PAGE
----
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Tissue remodeling macrophages morphologically dominate at the interface of polypropylene surgical meshes in the human abdomen

Dievernich, A., Achenbach, P., Davies, L. and Klinge, U. 2020. Tissue remodeling macrophages morphologically dominate at the interface of polypropylene surgical meshes in the human abdomen. Hernia 24 , pp. 1175-1189. 10.1007/s10029-020-02315-2

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Background Mesh implants are widely used to reinforce the abdominal wall, although the inevitable inflammatory foreign body reaction (FBR) at the interface leads to complications. Macrophages are suspected to regulate the subsequent scar formation, but it is still unclear whether adequate fibrous scar formation with collagen deposition depends mainly on the presence of M1 or M2 macrophages. Methods This study investigated the FBR to seven human polypropylene meshes, which were removed after a median incorporation time of 1 year due to the primary complaint of recurrence. Using immunofluorescence, the FBR was examined in six regional zones with increasing distance from the mesh fibers up to 350 µm, based on the cell densities, macrophage M1 (CD86) and M2 (CD163, CD206) phenotypes, deposition of collagen-I and -III, and expression of matrix metalloproteinase-2 (MMP-2) and -8 as indicator of collagen degradation. Results All mesh–tissue complexes demonstrated a decrease in cell density and macrophages with distance to the mesh fibers. Overall, about 60% of the macrophages presented an M2 phenotype, whereas only 6% an M1 phenotype. Over 70% of macrophages showed co-expression with collagen-I or -III and over 50% with MMP-2. Conclusions The chronic FBR to polypropylene meshes is associated with an M2 macrophage response, which is accompanied by collagen deposition and MMP-2 expression. These findings challenge the idea that mainly M1 macrophages are related to inflammation and highlights that iatrogenic attempts to polarize these cells towards the M2 phenotype may not be a solution to ameliorate the long-term foreign body reaction.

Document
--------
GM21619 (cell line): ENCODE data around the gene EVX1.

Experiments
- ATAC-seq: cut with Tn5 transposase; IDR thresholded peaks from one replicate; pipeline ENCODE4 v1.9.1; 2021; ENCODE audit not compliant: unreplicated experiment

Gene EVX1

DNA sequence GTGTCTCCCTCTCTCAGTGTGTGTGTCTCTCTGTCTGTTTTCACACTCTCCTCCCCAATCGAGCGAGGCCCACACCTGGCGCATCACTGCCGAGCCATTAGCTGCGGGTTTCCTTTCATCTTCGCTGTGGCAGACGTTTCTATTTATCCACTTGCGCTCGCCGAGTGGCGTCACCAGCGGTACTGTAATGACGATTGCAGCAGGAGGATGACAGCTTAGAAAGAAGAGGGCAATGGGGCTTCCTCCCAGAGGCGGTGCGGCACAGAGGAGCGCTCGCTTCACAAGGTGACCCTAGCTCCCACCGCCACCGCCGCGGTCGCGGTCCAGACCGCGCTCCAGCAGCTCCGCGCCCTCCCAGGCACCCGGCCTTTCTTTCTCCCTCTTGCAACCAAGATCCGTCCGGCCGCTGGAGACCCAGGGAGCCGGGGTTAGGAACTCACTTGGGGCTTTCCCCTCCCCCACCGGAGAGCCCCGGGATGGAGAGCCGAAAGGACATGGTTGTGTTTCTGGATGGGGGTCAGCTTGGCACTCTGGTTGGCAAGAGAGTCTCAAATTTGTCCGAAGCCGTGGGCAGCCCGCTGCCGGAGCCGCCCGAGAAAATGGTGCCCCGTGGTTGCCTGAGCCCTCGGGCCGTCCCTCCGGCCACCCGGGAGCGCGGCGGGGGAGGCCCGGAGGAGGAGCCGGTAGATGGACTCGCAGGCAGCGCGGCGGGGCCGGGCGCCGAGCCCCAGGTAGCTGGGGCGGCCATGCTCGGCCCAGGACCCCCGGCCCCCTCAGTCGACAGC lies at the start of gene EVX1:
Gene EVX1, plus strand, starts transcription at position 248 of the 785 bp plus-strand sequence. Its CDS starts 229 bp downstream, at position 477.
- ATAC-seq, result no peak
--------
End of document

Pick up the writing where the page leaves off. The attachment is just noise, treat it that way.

Item Type: Article
Date Type: Publication
Status: Published
Schools: Medicine
Publisher: Springer Verlag (Germany)
ISSN: 1265-4906
Date of First Compliant Deposit: 22 October 2020
Date of Acceptance: 23 September 2020
Last Modified: 03 May 2023 22:47

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